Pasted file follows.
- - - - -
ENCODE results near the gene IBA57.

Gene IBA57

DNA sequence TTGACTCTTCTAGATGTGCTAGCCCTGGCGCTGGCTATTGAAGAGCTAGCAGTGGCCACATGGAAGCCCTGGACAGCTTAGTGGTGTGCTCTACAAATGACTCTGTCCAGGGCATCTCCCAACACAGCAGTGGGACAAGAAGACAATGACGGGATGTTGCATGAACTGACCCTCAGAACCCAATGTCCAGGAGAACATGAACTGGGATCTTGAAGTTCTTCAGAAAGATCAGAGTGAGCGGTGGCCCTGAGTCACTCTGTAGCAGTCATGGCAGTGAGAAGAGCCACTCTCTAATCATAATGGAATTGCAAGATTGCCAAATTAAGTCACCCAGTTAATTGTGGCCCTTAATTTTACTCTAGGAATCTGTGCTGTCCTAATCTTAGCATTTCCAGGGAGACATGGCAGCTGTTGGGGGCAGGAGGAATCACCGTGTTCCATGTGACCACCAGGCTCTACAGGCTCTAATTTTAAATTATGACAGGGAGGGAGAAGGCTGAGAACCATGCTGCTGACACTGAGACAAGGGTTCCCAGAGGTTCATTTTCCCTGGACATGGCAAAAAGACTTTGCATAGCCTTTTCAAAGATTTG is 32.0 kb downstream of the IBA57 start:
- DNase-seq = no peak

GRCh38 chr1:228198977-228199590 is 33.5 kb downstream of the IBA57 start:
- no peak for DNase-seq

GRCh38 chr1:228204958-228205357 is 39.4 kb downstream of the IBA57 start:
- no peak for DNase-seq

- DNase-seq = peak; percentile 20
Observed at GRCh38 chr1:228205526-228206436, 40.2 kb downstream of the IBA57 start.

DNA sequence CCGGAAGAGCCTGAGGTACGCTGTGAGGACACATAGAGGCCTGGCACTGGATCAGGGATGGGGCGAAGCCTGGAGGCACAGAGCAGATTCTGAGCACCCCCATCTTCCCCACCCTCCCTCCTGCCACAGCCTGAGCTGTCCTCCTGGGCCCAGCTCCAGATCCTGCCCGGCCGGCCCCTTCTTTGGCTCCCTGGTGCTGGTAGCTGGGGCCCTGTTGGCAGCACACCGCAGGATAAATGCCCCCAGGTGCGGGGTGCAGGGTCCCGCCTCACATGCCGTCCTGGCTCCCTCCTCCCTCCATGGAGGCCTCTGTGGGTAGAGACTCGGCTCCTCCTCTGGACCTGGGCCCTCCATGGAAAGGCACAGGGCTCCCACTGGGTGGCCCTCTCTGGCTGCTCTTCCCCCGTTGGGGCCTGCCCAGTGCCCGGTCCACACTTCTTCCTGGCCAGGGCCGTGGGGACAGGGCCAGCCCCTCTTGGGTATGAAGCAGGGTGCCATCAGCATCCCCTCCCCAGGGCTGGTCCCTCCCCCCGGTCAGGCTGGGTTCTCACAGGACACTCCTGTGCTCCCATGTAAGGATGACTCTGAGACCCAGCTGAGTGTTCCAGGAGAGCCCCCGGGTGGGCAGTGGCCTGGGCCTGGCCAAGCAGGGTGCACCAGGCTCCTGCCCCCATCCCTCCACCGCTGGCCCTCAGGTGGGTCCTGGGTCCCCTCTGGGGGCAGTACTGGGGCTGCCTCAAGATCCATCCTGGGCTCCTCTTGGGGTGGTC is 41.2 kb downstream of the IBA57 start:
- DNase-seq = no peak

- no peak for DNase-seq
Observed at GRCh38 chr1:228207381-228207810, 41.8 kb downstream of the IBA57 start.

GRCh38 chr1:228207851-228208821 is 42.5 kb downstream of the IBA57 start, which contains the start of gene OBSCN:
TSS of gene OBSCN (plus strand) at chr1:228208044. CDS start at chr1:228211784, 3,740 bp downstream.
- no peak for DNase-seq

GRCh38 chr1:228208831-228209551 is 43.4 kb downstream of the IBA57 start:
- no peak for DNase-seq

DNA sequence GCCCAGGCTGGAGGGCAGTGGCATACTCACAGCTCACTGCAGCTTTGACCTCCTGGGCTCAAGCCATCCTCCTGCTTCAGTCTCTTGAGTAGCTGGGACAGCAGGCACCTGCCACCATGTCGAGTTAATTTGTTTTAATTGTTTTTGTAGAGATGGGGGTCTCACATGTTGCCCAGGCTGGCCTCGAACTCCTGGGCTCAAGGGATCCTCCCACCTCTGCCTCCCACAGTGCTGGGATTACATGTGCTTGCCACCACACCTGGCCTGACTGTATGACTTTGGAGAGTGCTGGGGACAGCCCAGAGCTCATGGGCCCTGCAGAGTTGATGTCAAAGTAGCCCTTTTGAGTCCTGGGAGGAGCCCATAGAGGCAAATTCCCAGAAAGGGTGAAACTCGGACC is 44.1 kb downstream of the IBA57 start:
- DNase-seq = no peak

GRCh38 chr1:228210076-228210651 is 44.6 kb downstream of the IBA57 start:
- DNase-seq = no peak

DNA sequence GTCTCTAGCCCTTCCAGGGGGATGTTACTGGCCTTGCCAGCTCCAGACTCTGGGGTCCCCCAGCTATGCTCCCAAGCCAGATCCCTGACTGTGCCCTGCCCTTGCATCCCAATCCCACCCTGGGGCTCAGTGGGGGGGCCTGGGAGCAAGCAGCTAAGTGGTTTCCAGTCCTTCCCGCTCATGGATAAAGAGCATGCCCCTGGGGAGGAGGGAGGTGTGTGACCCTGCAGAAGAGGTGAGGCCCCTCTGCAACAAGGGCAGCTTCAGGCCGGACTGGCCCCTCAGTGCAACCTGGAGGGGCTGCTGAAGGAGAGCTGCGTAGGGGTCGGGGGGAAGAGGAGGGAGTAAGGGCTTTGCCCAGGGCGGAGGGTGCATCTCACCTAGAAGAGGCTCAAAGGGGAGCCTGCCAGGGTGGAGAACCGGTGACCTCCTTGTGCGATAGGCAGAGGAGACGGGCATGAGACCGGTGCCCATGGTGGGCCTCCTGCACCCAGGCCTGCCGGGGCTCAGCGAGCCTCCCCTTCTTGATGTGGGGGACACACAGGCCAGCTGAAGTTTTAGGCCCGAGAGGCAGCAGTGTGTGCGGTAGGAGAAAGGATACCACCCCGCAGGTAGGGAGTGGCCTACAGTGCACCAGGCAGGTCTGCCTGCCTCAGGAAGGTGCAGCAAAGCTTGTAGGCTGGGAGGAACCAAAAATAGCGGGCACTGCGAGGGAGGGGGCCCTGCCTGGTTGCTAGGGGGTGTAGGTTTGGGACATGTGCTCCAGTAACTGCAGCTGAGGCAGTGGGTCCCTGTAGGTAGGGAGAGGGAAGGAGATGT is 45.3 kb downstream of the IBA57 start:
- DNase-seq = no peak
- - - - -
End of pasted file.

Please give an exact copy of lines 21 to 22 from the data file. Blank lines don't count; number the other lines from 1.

- DNase-seq = no peak

GRCh38 chr1:228210076-228210651 is 44.6 kb downstream of the IBA57 start: